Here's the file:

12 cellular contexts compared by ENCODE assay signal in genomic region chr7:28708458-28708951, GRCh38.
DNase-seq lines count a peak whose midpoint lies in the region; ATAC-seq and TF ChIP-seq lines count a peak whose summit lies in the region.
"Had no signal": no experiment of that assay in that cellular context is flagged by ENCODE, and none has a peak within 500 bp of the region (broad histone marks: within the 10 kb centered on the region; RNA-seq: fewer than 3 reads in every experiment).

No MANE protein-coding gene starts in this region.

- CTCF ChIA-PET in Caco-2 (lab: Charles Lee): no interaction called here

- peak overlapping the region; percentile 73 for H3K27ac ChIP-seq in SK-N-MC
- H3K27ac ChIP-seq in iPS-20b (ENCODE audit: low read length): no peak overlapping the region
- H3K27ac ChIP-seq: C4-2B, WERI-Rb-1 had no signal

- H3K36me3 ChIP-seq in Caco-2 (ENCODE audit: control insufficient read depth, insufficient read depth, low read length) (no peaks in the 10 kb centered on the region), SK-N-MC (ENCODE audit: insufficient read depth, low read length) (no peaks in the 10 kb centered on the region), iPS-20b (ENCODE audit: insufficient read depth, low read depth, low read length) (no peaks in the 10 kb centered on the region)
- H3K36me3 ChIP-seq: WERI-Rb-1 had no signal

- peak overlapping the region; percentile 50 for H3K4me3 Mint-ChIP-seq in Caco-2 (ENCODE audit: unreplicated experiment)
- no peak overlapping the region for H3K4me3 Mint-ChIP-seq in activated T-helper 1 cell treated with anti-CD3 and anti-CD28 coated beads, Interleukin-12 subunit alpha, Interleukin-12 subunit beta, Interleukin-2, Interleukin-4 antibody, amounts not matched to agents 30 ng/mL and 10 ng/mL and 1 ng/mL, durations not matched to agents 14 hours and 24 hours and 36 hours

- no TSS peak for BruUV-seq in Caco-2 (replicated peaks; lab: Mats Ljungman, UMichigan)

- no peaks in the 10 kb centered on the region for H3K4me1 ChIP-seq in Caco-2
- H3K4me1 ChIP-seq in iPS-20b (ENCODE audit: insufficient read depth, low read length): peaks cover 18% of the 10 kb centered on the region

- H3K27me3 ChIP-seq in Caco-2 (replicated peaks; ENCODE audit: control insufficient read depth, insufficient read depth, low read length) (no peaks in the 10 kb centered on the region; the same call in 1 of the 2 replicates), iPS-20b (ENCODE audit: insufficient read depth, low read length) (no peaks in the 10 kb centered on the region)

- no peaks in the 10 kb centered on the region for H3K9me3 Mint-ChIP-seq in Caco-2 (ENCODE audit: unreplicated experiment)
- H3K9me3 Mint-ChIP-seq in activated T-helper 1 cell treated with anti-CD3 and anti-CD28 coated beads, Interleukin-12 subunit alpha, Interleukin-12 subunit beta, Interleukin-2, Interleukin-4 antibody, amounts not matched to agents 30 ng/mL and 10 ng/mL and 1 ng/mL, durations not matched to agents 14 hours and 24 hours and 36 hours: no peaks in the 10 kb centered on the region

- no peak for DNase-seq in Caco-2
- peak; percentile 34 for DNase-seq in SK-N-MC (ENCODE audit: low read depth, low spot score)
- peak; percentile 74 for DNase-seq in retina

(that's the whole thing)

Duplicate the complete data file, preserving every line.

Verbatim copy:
12 cellular contexts compared by ENCODE assay signal in genomic region chr7:28708458-28708951, GRCh38.
DNase-seq lines count a peak whose midpoint lies in the region; ATAC-seq and TF ChIP-seq lines count a peak whose summit lies in the region.
"Had no signal": no experiment of that assay in that cellular context is flagged by ENCODE, and none has a peak within 500 bp of the region (broad histone marks: within the 10 kb centered on the region; RNA-seq: fewer than 3 reads in every experiment).

No MANE protein-coding gene starts in this region.

- CTCF ChIA-PET in Caco-2 (lab: Charles Lee): no interaction called here

- peak overlapping the region; percentile 73 for H3K27ac ChIP-seq in SK-N-MC
- H3K27ac ChIP-seq in iPS-20b (ENCODE audit: low read length): no peak overlapping the region
- H3K27ac ChIP-seq: C4-2B, WERI-Rb-1 had no signal

- H3K36me3 ChIP-seq in Caco-2 (ENCODE audit: control insufficient read depth, insufficient read depth, low read length) (no peaks in the 10 kb centered on the region), SK-N-MC (ENCODE audit: insufficient read depth, low read length) (no peaks in the 10 kb centered on the region), iPS-20b (ENCODE audit: insufficient read depth, low read depth, low read length) (no peaks in the 10 kb centered on the region)
- H3K36me3 ChIP-seq: WERI-Rb-1 had no signal

- peak overlapping the region; percentile 50 for H3K4me3 Mint-ChIP-seq in Caco-2 (ENCODE audit: unreplicated experiment)
- no peak overlapping the region for H3K4me3 Mint-ChIP-seq in activated T-helper 1 cell treated with anti-CD3 and anti-CD28 coated beads, Interleukin-12 subunit alpha, Interleukin-12 subunit beta, Interleukin-2, Interleukin-4 antibody, amounts not matched to agents 30 ng/mL and 10 ng/mL and 1 ng/mL, durations not matched to agents 14 hours and 24 hours and 36 hours

- no TSS peak for BruUV-seq in Caco-2 (replicated peaks; lab: Mats Ljungman, UMichigan)

- no peaks in the 10 kb centered on the region for H3K4me1 ChIP-seq in Caco-2
- H3K4me1 ChIP-seq in iPS-20b (ENCODE audit: insufficient read depth, low read length): peaks cover 18% of the 10 kb centered on the region

- H3K27me3 ChIP-seq in Caco-2 (replicated peaks; ENCODE audit: control insufficient read depth, insufficient read depth, low read length) (no peaks in the 10 kb centered on the region; the same call in 1 of the 2 replicates), iPS-20b (ENCODE audit: insufficient read depth, low read length) (no peaks in the 10 kb centered on the region)

- no peaks in the 10 kb centered on the region for H3K9me3 Mint-ChIP-seq in Caco-2 (ENCODE audit: unreplicated experiment)
- H3K9me3 Mint-ChIP-seq in activated T-helper 1 cell treated with anti-CD3 and anti-CD28 coated beads, Interleukin-12 subunit alpha, Interleukin-12 subunit beta, Interleukin-2, Interleukin-4 antibody, amounts not matched to agents 30 ng/mL and 10 ng/mL and 1 ng/mL, durations not matched to agents 14 hours and 24 hours and 36 hours: no peaks in the 10 kb centered on the region

- no peak for DNase-seq in Caco-2
- peak; percentile 34 for DNase-seq in SK-N-MC (ENCODE audit: low read depth, low spot score)
- peak; percentile 74 for DNase-seq in retina